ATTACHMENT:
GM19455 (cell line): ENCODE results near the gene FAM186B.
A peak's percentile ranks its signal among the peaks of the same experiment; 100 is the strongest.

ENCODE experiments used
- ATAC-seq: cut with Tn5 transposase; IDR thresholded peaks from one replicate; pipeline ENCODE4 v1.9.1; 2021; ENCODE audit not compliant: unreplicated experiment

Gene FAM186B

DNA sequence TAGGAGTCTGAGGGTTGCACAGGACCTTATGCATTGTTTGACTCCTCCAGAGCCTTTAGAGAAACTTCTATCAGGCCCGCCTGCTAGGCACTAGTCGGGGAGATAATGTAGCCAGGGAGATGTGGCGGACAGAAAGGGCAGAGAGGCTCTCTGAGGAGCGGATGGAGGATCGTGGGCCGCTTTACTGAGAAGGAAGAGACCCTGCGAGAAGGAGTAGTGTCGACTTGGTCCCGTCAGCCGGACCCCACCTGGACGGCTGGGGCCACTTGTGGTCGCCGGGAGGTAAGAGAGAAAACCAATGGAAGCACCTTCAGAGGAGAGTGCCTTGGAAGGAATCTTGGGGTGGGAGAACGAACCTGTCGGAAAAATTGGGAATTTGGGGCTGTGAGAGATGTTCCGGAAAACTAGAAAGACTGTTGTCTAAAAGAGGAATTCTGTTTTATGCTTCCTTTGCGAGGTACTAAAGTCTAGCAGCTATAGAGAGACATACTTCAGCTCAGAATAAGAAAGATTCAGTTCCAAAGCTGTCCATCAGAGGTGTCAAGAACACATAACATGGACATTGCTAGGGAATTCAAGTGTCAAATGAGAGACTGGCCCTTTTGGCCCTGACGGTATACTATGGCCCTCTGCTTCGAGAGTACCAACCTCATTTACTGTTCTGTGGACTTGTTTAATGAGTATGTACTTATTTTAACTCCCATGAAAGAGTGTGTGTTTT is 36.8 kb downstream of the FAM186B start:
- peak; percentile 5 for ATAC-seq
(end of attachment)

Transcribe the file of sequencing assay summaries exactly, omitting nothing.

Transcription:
GM19455 (cell line): ENCODE results near the gene FAM186B.
A peak's percentile ranks its signal among the peaks of the same experiment; 100 is the strongest.

ENCODE experiments used
- ATAC-seq: cut with Tn5 transposase; IDR thresholded peaks from one replicate; pipeline ENCODE4 v1.9.1; 2021; ENCODE audit not compliant: unreplicated experiment

Gene FAM186B

DNA sequence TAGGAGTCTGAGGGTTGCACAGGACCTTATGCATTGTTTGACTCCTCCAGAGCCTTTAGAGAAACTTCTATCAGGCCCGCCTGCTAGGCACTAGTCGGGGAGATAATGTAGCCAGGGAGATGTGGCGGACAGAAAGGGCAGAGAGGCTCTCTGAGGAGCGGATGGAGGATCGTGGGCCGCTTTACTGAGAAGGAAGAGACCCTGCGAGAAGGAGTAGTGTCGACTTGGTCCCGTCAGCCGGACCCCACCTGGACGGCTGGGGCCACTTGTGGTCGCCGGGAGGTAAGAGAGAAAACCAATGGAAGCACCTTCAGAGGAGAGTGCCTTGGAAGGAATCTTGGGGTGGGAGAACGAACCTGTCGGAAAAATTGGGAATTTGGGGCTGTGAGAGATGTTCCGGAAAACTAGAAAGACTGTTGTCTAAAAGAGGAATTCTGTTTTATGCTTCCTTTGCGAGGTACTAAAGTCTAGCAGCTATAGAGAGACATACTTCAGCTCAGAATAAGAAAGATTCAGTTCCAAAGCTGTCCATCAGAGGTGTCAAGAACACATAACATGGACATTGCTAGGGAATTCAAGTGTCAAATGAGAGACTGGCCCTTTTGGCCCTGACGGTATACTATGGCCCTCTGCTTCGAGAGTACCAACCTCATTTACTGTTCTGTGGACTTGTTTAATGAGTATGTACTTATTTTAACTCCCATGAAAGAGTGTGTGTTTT is 36.8 kb downstream of the FAM186B start:
- peak; percentile 5 for ATAC-seq